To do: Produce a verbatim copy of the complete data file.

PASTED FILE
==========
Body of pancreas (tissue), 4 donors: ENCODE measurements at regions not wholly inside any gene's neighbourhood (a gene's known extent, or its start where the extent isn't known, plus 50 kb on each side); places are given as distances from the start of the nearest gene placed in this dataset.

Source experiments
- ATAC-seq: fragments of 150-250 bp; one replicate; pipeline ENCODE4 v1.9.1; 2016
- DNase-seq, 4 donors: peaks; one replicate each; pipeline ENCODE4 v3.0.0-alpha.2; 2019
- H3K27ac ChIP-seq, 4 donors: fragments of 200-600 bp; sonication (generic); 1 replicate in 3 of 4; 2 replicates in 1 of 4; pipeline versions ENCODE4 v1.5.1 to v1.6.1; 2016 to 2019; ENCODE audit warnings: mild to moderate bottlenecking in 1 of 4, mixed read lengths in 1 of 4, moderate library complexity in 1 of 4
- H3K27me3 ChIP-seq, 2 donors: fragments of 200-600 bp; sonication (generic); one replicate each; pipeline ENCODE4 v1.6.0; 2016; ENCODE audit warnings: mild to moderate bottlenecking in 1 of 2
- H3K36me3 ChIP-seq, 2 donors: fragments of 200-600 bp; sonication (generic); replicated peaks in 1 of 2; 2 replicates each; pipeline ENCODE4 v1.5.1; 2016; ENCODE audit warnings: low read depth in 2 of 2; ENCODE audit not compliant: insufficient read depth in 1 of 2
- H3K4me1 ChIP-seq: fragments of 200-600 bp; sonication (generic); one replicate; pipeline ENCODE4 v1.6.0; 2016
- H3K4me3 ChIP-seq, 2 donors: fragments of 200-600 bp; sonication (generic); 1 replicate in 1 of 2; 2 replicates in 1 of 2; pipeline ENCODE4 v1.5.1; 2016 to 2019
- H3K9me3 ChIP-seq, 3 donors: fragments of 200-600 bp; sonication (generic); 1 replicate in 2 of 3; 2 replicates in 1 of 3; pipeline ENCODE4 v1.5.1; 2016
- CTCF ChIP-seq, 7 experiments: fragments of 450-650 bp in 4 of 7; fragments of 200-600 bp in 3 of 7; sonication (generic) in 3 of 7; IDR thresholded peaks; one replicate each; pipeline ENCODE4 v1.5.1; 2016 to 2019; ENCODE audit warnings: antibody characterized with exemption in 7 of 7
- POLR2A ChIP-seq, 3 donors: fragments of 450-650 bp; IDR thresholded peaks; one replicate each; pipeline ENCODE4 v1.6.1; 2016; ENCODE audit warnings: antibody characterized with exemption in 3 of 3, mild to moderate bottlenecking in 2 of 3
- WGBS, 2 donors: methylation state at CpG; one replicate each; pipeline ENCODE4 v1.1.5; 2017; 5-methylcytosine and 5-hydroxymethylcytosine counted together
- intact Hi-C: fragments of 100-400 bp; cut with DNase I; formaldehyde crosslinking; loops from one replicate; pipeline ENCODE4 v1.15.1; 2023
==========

Body of pancreas (tissue), 4 donors: ENCODE measurements at regions not wholly inside any gene's neighbourhood (a gene's known extent, or its start where the extent isn't known, plus 50 kb on each side); places are given as distances from the start of the nearest gene placed in this dataset.

Source experiments
- ATAC-seq: fragments of 150-250 bp; one replicate; pipeline ENCODE4 v1.9.1; 2016
- DNase-seq, 4 donors: peaks; one replicate each; pipeline ENCODE4 v3.0.0-alpha.2; 2019
- H3K27ac ChIP-seq, 4 donors: fragments of 200-600 bp; sonication (generic); 1 replicate in 3 of 4; 2 replicates in 1 of 4; pipeline versions ENCODE4 v1.5.1 to v1.6.1; 2016 to 2019; ENCODE audit warnings: mild to moderate bottlenecking in 1 of 4, mixed read lengths in 1 of 4, moderate library complexity in 1 of 4
- H3K27me3 ChIP-seq, 2 donors: fragments of 200-600 bp; sonication (generic); one replicate each; pipeline ENCODE4 v1.6.0; 2016; ENCODE audit warnings: mild to moderate bottlenecking in 1 of 2
- H3K36me3 ChIP-seq, 2 donors: fragments of 200-600 bp; sonication (generic); replicated peaks in 1 of 2; 2 replicates each; pipeline ENCODE4 v1.5.1; 2016; ENCODE audit warnings: low read depth in 2 of 2; ENCODE audit not compliant: insufficient read depth in 1 of 2
- H3K4me1 ChIP-seq: fragments of 200-600 bp; sonication (generic); one replicate; pipeline ENCODE4 v1.6.0; 2016
- H3K4me3 ChIP-seq, 2 donors: fragments of 200-600 bp; sonication (generic); 1 replicate in 1 of 2; 2 replicates in 1 of 2; pipeline ENCODE4 v1.5.1; 2016 to 2019
- H3K9me3 ChIP-seq, 3 donors: fragments of 200-600 bp; sonication (generic); 1 replicate in 2 of 3; 2 replicates in 1 of 3; pipeline ENCODE4 v1.5.1; 2016
- CTCF ChIP-seq, 7 experiments: fragments of 450-650 bp in 4 of 7; fragments of 200-600 bp in 3 of 7; sonication (generic) in 3 of 7; IDR thresholded peaks; one replicate each; pipeline ENCODE4 v1.5.1; 2016 to 2019; ENCODE audit warnings: antibody characterized with exemption in 7 of 7
- POLR2A ChIP-seq, 3 donors: fragments of 450-650 bp; IDR thresholded peaks; one replicate each; pipeline ENCODE4 v1.6.1; 2016; ENCODE audit warnings: antibody characterized with exemption in 3 of 3, mild to moderate bottlenecking in 2 of 3
- WGBS, 2 donors: methylation state at CpG; one replicate each; pipeline ENCODE4 v1.1.5; 2017; 5-methylcytosine and 5-hydroxymethylcytosine counted together
- intact Hi-C: fragments of 100-400 bp; cut with DNase I; formaldehyde crosslinking; loops from one replicate; pipeline ENCODE4 v1.15.1; 2023